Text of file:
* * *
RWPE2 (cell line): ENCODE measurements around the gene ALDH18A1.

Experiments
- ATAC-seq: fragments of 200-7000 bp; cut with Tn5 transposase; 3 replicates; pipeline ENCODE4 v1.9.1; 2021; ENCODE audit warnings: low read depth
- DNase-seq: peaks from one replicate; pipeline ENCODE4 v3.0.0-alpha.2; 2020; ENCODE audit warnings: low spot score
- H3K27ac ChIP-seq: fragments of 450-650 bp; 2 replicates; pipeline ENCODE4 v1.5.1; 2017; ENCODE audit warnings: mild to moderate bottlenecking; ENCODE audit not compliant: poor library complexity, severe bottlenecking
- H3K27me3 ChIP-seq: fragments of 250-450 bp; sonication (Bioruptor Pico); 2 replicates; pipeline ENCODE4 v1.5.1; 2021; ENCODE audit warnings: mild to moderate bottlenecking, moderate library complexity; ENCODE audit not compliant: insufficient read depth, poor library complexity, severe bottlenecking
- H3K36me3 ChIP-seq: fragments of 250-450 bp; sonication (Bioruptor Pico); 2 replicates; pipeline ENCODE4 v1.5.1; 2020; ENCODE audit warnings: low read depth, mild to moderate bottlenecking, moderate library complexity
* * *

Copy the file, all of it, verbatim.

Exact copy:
RWPE2 (cell line): ENCODE measurements around the gene ALDH18A1.

Experiments
- ATAC-seq: fragments of 200-7000 bp; cut with Tn5 transposase; 3 replicates; pipeline ENCODE4 v1.9.1; 2021; ENCODE audit warnings: low read depth
- DNase-seq: peaks from one replicate; pipeline ENCODE4 v3.0.0-alpha.2; 2020; ENCODE audit warnings: low spot score
- H3K27ac ChIP-seq: fragments of 450-650 bp; 2 replicates; pipeline ENCODE4 v1.5.1; 2017; ENCODE audit warnings: mild to moderate bottlenecking; ENCODE audit not compliant: poor library complexity, severe bottlenecking
- H3K27me3 ChIP-seq: fragments of 250-450 bp; sonication (Bioruptor Pico); 2 replicates; pipeline ENCODE4 v1.5.1; 2021; ENCODE audit warnings: mild to moderate bottlenecking, moderate library complexity; ENCODE audit not compliant: insufficient read depth, poor library complexity, severe bottlenecking
- H3K36me3 ChIP-seq: fragments of 250-450 bp; sonication (Bioruptor Pico); 2 replicates; pipeline ENCODE4 v1.5.1; 2020; ENCODE audit warnings: low read depth, mild to moderate bottlenecking, moderate library complexity